I called his office and asked if we could chat. He invited me to stop in any time. When I arrived, his door was open, and he was on the phone. He motioned for me to sit while he wrapped up the call. I lowered myself into the chair, gripping the armrests with white knuckles, praying for God’s help as I waited for the conversation. After hanging up the phone, the professor asked if I was okay, noting I looked a little pale.

My voice wavered a bit as I explained I had a concern about Monday’s night class I wanted to address. More timidly than I pictured it going, I recounted his comments before laying out my concerns. I explained that I had composed a letter to his friend and the seminary’s president. He patiently and graciously asked me questions until he understood my concern. Then he explained what he meant by what he said, offering me an unhurried opportunity to dialogue. Even though he didn’t share my concern, I left his office assured that he understood me and had an orthodox faith.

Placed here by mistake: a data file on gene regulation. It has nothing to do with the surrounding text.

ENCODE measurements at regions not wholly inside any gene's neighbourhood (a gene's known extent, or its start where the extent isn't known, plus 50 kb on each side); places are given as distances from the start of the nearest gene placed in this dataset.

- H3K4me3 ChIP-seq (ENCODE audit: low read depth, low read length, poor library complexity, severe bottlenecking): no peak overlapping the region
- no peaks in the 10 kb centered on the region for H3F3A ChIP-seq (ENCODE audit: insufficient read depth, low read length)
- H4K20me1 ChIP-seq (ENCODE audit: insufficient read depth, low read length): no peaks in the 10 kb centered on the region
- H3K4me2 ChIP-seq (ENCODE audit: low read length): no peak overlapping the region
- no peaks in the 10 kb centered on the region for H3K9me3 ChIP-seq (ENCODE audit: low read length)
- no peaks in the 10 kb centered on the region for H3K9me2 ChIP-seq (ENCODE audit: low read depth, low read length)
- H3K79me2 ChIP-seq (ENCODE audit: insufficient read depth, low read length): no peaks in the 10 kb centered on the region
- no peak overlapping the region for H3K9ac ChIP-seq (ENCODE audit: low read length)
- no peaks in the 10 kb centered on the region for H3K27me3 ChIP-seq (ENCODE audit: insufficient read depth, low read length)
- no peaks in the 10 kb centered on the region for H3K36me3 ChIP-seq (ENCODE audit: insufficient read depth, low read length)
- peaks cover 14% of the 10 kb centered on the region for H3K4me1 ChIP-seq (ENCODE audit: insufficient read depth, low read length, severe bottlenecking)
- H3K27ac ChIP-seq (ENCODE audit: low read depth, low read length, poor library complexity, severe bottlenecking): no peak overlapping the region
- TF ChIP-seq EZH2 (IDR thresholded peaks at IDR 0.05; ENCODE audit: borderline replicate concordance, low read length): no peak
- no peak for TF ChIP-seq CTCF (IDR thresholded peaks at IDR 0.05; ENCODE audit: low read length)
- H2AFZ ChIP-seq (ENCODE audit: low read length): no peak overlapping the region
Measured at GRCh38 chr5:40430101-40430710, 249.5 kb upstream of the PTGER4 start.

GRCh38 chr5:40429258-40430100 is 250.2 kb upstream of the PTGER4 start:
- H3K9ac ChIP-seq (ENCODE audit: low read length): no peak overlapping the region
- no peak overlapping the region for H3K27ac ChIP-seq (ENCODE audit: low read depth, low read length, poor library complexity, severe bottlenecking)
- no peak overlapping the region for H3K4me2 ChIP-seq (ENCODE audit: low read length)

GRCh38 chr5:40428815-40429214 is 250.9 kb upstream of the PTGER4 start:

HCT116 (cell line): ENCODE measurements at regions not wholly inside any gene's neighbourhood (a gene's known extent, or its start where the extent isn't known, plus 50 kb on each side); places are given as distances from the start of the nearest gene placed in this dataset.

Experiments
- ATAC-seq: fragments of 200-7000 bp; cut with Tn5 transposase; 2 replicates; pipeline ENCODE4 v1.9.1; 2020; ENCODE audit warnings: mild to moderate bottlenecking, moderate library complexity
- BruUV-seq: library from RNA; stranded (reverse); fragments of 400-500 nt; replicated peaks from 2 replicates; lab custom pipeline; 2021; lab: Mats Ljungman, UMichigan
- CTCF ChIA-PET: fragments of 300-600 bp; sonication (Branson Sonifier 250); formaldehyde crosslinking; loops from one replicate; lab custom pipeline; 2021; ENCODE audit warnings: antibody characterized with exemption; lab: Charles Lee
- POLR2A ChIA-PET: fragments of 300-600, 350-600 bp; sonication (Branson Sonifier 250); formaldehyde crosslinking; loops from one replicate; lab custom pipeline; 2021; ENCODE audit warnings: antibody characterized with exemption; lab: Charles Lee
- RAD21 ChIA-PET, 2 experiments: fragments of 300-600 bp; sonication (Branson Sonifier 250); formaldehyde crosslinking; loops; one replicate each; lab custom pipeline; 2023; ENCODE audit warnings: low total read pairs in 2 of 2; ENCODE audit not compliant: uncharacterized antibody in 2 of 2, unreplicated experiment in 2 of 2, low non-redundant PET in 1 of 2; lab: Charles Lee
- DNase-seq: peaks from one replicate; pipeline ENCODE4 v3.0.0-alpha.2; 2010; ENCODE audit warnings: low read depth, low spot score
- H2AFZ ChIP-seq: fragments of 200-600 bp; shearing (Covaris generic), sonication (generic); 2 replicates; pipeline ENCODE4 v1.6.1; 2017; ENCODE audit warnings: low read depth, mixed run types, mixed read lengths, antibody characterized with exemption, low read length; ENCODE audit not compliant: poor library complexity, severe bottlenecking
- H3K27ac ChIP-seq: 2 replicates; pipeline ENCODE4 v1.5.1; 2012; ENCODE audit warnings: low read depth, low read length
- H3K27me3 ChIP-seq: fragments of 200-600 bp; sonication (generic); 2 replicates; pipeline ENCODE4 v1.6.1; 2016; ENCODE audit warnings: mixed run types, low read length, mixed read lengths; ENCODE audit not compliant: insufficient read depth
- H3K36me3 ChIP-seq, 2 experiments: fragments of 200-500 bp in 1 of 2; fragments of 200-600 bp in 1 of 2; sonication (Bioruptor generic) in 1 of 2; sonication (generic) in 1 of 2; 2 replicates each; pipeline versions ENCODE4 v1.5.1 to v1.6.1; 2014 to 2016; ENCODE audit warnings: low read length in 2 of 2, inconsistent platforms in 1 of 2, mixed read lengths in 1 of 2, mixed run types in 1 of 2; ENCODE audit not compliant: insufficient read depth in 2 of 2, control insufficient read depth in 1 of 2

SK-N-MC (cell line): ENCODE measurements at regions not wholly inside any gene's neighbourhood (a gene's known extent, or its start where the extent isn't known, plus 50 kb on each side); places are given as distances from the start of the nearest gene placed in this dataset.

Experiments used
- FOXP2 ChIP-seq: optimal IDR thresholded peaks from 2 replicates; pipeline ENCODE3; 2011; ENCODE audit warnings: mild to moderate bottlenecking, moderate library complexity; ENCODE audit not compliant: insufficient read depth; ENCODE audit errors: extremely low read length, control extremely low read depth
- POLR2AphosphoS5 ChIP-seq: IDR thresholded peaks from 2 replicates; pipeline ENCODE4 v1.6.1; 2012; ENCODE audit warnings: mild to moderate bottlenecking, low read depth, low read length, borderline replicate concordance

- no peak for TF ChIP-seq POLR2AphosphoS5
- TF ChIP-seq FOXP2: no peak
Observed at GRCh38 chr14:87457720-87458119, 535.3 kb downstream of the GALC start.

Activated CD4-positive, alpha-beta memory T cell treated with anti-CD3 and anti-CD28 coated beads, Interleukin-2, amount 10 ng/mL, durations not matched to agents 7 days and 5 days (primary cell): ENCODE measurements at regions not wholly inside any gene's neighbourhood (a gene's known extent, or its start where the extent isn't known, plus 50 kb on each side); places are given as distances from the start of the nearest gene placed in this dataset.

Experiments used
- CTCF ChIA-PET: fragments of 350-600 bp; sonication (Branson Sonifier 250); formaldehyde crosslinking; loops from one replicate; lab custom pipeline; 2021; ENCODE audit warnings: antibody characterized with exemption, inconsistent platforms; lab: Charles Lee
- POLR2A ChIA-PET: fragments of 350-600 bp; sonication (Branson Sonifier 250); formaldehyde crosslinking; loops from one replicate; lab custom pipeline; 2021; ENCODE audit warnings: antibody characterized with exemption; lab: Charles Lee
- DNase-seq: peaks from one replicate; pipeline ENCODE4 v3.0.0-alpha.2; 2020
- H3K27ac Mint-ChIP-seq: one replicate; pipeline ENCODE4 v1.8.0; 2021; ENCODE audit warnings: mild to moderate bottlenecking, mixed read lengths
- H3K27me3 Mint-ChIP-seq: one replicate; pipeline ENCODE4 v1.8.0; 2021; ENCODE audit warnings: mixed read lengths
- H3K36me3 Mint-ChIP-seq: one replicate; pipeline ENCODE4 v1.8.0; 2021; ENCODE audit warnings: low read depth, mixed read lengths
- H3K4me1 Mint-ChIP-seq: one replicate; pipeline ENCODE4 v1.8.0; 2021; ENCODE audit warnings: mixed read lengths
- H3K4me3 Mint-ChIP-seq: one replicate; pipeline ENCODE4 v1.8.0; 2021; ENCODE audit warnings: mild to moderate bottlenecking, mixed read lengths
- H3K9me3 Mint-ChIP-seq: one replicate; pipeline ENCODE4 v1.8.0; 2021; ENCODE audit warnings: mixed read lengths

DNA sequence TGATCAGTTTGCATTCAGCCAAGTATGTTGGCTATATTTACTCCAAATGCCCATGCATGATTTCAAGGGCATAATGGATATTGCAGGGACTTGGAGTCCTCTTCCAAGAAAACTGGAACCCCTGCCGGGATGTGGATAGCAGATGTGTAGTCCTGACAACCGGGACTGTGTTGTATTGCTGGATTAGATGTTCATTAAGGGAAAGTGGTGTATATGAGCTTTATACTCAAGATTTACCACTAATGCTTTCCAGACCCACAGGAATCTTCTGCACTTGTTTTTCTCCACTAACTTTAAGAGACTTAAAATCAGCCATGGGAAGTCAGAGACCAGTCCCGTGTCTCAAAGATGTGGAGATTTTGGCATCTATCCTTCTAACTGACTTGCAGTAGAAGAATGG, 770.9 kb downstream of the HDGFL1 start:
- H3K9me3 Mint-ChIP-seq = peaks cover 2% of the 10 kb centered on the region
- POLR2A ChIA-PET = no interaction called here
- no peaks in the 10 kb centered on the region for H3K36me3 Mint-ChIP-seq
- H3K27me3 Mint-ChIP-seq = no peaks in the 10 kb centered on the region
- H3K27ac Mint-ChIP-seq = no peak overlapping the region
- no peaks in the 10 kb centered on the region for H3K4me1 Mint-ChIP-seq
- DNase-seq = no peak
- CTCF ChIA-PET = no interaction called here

I walked home, overcome not only by the professor’s humility but also by his love for me. He was a world-class New Testament scholar with decades of academic training and experience. He’d published multiple commentaries and countless articles and spoken at esteemed gatherings. It would have been easy for him to take offense at a first-year student with no previous biblical training daring to question his orthodoxy — but he didn’t. He could have easily clobbered me over the head with his extensive biblical and theological knowledge — but he didn’t.